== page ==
Have you ever wondered what a blood count counts?
A complete blood count reports the number of red and white blood cells and platelets there are in the blood and the physical characteristics of the cells, including size, shape, and content.
The story told by white cells, red cells and platelets
Here’s a quick refresher on the role of blood cells:
White blood cells are bigger than red blood cells but fewer in number. Their job is to protect the body against infection; if you have a bacterial infection, the number of white blood cells will rise rapidly.
Without getting too technical—there are a number of white blood cell types, each of which plays a unique role in protecting the body, including neutrophils, lymphocytes, monocytes, eosinophils, and basophils. An increase or decrease in these cells may reveal an allergic or toxic reaction to medicines or serious conditions such as leukemia.
Red blood cells (RBC) carry oxygen from the lungs to the body and carbon dioxide back to the lungs where it can be exhaled. When RBC is low, the body many not be getting the oxygen it needs. If the RBC is too high, it may be a sign that red blood cells will clump together and block tiny blood vessels.
A CBC includes a measure of hemoglobin levels. Hemoglobin (HgB) is the protein molecule that “fills up” the red blood cells with oxygen. The hemoglobin test measures the amount of hemoglobin in the blood; normal ranges are 13.8 to 17.2 grams per deciliter for men, and 12.1 to 15.1 gm/dL for women. Low HgB and low hematocrit can be evidence of anemia.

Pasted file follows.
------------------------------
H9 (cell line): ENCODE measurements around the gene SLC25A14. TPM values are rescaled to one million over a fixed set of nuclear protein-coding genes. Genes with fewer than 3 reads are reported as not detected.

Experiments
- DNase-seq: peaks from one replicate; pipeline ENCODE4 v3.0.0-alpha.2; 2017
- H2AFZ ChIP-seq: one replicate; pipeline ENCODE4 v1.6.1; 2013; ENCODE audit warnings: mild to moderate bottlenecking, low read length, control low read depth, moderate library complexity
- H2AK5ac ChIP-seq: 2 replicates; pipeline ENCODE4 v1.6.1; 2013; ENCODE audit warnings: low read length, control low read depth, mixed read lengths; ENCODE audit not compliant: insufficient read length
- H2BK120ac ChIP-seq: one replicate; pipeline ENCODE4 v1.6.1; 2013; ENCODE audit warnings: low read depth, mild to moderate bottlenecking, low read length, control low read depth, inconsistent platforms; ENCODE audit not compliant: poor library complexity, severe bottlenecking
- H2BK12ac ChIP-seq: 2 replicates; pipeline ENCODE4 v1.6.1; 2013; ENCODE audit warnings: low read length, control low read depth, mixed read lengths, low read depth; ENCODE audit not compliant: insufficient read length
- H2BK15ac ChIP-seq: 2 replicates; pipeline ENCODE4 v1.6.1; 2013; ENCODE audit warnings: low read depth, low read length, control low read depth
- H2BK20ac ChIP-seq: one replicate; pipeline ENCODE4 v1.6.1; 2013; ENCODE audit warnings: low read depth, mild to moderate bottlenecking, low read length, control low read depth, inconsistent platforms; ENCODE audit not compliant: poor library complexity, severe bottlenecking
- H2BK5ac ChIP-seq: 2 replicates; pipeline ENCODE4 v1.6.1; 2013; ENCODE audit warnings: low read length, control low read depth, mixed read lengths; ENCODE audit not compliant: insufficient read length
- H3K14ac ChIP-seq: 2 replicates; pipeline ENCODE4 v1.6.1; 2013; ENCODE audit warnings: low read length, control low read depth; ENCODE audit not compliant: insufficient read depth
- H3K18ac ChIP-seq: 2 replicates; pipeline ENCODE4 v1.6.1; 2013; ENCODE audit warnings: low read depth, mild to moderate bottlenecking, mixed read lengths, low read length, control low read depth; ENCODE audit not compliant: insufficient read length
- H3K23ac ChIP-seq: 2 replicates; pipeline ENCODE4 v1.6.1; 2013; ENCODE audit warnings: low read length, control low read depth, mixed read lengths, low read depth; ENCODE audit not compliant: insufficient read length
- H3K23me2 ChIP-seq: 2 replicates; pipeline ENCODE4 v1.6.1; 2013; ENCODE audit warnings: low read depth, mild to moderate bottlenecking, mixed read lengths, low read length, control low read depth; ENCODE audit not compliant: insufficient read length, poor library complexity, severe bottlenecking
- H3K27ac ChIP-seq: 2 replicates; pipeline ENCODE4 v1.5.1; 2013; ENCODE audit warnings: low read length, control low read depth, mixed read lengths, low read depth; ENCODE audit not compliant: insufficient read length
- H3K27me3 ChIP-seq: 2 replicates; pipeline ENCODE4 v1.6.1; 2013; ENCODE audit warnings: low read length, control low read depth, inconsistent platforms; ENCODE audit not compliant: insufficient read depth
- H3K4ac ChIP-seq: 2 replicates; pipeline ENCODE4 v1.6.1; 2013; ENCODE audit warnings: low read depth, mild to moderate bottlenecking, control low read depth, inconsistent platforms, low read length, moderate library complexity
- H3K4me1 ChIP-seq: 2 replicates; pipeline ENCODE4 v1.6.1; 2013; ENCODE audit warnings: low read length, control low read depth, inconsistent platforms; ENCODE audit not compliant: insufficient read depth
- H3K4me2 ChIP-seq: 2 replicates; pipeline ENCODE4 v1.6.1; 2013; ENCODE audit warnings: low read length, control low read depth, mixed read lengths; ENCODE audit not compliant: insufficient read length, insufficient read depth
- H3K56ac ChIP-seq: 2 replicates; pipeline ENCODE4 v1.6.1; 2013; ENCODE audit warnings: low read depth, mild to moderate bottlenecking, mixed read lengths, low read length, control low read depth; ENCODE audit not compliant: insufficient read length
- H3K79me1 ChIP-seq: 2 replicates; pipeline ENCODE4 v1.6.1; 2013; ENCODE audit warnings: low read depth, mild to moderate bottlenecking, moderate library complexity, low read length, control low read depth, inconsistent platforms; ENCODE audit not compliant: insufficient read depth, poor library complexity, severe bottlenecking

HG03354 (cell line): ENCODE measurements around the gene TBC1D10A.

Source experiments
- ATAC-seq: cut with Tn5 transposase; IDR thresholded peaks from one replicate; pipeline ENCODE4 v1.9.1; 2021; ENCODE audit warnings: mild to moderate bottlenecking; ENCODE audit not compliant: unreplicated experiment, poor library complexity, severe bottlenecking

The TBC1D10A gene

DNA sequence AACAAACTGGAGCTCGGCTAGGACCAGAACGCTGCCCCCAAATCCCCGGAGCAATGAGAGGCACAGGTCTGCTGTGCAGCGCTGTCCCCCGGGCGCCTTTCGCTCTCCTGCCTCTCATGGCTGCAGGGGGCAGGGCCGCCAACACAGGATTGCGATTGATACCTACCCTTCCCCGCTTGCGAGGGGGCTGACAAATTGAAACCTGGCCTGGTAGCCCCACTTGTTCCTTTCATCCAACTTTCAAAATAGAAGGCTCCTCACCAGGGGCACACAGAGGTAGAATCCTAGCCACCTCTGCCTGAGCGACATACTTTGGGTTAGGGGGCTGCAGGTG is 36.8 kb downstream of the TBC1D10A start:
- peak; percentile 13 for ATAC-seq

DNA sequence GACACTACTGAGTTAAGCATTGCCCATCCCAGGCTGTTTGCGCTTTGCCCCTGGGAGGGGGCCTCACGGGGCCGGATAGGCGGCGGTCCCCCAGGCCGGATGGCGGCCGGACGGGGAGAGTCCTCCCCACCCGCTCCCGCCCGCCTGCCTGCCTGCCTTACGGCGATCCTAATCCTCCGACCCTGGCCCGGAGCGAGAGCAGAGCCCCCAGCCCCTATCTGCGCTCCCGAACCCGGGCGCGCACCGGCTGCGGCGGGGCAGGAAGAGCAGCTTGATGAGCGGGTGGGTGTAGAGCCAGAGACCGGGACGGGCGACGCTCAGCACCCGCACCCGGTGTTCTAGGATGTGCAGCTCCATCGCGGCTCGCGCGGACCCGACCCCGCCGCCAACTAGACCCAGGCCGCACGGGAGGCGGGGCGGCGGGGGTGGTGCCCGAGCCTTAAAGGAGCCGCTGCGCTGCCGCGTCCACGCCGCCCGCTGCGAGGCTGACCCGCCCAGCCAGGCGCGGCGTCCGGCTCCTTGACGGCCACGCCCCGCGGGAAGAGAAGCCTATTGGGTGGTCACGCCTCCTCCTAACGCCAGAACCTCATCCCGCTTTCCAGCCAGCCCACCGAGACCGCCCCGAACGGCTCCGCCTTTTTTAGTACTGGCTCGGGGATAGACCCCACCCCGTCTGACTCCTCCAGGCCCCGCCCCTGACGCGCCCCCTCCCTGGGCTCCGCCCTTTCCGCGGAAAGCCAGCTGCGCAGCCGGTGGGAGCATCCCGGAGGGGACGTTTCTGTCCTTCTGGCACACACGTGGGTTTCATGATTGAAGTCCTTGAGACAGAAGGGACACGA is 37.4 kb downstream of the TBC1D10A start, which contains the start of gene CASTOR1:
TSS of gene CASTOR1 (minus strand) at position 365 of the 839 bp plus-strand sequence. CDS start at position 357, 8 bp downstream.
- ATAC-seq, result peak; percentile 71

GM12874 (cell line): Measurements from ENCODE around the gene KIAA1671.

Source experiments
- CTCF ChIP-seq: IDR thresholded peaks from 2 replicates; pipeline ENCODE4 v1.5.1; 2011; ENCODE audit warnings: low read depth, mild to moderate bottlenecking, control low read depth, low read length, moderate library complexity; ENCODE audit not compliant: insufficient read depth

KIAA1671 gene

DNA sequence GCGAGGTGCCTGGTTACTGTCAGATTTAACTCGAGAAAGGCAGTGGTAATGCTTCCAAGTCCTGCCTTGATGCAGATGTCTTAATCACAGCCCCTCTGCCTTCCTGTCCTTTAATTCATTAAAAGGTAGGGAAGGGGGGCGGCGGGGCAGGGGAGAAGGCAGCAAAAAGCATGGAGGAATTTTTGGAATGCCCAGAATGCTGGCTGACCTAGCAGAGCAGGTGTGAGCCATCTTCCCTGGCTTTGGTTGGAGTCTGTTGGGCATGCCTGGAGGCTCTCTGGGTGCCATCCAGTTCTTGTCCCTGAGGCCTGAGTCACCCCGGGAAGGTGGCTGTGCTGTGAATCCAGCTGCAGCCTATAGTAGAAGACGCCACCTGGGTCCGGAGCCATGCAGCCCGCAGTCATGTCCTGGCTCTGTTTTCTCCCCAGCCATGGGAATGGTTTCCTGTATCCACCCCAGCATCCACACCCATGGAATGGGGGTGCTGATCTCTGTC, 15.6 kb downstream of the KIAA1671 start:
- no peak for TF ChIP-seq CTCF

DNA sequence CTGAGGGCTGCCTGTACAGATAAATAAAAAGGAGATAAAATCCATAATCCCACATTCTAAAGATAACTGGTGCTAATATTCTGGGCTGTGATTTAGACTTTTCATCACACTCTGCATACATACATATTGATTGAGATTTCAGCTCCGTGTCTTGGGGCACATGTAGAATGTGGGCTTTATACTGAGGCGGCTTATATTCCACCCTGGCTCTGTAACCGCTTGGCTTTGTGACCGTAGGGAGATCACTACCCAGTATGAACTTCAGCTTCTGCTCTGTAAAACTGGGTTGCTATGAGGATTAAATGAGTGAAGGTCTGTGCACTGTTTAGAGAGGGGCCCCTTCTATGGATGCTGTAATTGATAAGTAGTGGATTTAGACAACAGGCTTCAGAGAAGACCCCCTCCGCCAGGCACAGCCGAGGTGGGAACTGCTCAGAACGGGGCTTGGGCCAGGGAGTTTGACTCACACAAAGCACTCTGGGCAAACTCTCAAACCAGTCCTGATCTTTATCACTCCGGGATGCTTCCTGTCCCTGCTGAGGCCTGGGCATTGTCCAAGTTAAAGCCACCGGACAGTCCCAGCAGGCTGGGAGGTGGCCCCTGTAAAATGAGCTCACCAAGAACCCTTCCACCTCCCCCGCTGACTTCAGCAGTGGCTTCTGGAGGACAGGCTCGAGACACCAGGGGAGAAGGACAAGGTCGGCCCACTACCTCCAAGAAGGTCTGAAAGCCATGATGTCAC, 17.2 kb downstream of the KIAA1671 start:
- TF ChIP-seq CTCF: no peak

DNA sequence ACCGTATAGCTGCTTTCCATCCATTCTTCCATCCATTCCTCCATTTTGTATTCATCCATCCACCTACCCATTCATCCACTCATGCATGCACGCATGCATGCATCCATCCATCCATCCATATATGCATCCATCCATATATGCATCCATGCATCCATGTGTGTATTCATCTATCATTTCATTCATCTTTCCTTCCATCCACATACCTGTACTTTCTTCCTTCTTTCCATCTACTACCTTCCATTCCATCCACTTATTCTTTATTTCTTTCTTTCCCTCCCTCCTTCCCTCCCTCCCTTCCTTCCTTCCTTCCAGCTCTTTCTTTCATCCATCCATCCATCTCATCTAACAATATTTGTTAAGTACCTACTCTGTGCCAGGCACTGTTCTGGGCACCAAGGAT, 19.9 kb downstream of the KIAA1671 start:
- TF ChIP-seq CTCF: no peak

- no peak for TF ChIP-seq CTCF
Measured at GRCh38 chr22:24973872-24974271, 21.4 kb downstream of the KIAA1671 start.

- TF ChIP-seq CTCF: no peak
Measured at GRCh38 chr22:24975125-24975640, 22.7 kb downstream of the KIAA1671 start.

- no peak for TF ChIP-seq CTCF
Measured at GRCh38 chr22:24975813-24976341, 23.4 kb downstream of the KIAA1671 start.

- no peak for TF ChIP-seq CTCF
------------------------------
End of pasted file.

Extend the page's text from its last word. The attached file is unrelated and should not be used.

In a complete blood count, hematocrit (HCT) packed cell volume (PCV) is also measured. The measurement shows the percentage of red blood cells in the volume of the blood as compared to plasma in the blood. A hematocrit of 54% indicates a blood volume of 54% red blood cells. HCT and the hemoglobin measurement are good measurements of the blood’s ability to carry oxygen throughout the body.
Platelets—the smallest of the three types of blood cells—are also counted in a CBC. Platelets form clots in order to stop bleeding. A lower-than-normal or higher-than- normal number of platelets may indicate a illness ranging from celiac disease and vitamin K deficiency to anemia and leukemia.
A complete blood count is included in all super chemistry tests at HealthCheckUSA. Remember, the CBC is a good way to evaluate your overall health and detect a wide range of disorders such as:
- Autoimmune conditions (diseases in which the body’s immune system attacks the body)
- Bone marrow abnormalities
- Anemia and other blood disorders
- Vitamin and mineral deficiencies
- Effects of chemotherapy and medications used over the long term
- Effects of certain antibiotics